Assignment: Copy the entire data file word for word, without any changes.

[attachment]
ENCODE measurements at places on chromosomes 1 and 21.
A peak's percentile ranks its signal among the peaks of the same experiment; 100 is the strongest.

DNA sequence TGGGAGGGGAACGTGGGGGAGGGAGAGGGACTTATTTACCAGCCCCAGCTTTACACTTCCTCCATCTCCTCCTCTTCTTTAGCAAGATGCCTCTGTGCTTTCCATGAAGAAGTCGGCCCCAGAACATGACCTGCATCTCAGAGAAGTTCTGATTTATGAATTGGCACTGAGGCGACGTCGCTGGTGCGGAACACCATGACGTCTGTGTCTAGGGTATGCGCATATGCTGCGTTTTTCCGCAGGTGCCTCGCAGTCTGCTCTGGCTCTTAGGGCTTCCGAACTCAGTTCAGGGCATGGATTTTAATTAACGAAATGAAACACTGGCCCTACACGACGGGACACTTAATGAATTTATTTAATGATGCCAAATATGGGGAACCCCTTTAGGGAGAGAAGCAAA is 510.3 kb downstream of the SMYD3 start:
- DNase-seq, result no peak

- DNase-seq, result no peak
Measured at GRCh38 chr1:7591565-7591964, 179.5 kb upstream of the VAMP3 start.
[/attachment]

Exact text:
ENCODE measurements at places on chromosomes 1 and 21.
A peak's percentile ranks its signal among the peaks of the same experiment; 100 is the strongest.

DNA sequence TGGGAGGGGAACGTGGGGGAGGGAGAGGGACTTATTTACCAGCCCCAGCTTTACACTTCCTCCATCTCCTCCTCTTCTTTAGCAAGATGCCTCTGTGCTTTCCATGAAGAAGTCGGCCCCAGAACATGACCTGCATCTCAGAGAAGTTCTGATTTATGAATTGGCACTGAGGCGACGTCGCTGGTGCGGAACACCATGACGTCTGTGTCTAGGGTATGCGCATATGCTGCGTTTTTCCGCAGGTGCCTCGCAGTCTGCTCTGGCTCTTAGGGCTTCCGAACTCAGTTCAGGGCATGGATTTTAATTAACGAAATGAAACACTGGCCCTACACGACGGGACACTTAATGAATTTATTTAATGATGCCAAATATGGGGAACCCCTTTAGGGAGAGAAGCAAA is 510.3 kb downstream of the SMYD3 start:
- DNase-seq, result no peak

- DNase-seq, result no peak
Measured at GRCh38 chr1:7591565-7591964, 179.5 kb upstream of the VAMP3 start.